This is one of the two greatest Dylan covers ever done, among the hundreds or thousands out there.  This one, and Allen Toussaints version of “Momma You Been On My Mind”  which I don’t think was ever recorded, but which I have heard live not once but twice, and will be in my head forever.  What is with soul singers and Dylan?  It just blows my mind every time.

Review: Daniel Lanois’ Black Dub @ Bowery Ballroom

Is it standard to write a brief apology when writing one of these blogs after a long absence? Well, I’ve been moving, so I apologize, my life has been in and out of boxes.  But I have left the cultural capital of the known universe (Jersey City) for a bit, and now reside in Clinton Hill Brooklyn.  Anyway, lets get to business.

Lanois 1

Daniel Lanois confuses me at times.  There is not much debate that he is one of the most significant producers of the last 20 years- He’s partially responsible for U2’s most memorable work and Dylan’s Time Out Of Mind, that’s enough for me to buy anyone a sandwich.  His sound on record is instantly recognizable.  It’s as if you took only the good parts of 1980’s production, matched it with a gritty guitar sound, add some New Orleans style drumming, and put lots of delay on everything.  I would say he has created one of the great American sounds, but he’s Canadian.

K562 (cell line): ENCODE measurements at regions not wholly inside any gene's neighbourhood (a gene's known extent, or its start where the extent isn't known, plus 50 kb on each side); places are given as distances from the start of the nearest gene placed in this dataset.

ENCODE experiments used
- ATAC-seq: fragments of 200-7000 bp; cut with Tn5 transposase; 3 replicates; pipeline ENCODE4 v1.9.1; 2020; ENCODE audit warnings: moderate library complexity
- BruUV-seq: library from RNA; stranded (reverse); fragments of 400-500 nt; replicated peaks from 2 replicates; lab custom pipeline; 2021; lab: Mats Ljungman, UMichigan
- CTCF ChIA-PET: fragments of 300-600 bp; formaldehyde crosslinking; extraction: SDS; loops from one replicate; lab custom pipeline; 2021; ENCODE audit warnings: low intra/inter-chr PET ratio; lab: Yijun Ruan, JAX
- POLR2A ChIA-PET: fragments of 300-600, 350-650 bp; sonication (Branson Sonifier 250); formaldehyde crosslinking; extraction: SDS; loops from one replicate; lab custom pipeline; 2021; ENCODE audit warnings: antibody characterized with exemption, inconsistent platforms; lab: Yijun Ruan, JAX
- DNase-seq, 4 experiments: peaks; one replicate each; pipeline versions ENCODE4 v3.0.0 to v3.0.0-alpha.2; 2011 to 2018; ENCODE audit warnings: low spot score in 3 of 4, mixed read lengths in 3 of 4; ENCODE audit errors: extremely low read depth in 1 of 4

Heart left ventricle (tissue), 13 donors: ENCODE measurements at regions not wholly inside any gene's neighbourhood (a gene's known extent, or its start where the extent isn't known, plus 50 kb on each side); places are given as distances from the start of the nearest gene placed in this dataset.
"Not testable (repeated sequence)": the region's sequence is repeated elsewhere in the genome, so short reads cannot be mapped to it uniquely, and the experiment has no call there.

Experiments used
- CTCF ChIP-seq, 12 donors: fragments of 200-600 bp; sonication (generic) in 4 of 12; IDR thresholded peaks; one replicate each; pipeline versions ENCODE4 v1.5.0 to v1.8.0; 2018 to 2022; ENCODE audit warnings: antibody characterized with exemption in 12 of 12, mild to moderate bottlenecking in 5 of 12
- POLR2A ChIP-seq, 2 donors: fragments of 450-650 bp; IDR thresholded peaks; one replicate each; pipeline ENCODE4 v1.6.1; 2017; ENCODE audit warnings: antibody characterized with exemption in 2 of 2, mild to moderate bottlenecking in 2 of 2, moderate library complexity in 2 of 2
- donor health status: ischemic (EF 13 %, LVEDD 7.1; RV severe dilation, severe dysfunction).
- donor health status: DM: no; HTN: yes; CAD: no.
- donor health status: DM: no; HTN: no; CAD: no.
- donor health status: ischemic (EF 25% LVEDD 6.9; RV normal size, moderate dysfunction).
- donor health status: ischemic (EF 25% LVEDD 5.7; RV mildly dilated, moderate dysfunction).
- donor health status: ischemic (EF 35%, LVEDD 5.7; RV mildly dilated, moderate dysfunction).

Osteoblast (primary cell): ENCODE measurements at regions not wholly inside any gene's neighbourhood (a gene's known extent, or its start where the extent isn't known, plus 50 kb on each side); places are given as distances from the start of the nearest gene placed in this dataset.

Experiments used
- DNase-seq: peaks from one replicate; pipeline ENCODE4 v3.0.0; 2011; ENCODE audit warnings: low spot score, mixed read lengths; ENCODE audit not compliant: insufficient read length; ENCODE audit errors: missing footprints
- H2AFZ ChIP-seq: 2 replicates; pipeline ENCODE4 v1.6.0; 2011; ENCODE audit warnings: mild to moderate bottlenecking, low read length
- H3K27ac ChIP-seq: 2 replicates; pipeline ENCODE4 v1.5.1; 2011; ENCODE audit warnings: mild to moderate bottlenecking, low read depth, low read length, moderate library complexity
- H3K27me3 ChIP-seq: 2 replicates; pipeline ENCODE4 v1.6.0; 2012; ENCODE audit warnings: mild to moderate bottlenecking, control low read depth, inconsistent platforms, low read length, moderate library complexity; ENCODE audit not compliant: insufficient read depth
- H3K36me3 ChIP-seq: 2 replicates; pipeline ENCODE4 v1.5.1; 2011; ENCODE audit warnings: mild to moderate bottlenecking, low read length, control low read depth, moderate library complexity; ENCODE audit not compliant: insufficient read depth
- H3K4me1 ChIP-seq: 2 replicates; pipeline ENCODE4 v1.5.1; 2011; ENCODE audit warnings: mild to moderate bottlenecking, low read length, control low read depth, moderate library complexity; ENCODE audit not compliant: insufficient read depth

Now it may be just me, but his solo work seems a tad self indulgent as of late.  While I am a junky for any documentary style film about studio recording, his film “Here Is What Is”, a companion film to the album of the same name, definitely included some parts that were like “Oh Hey, here I am, and this is why I’m awesome, and I hang out with Billy Bob Thorton”.  Don’t get me wrong, the album has a few great tracks, and the production is amazing, but it seemed to just be an experiment of him making sounds for the sake of sounds.  Now, is there anything wrong with that?  Not really…but I still feel torn about it.  His aim does in fact seem true, he hires great musicians, is mindful of the vibe of the whole album, does not use any digital workstation trickery…but there is something that just doesn’t sit right with me.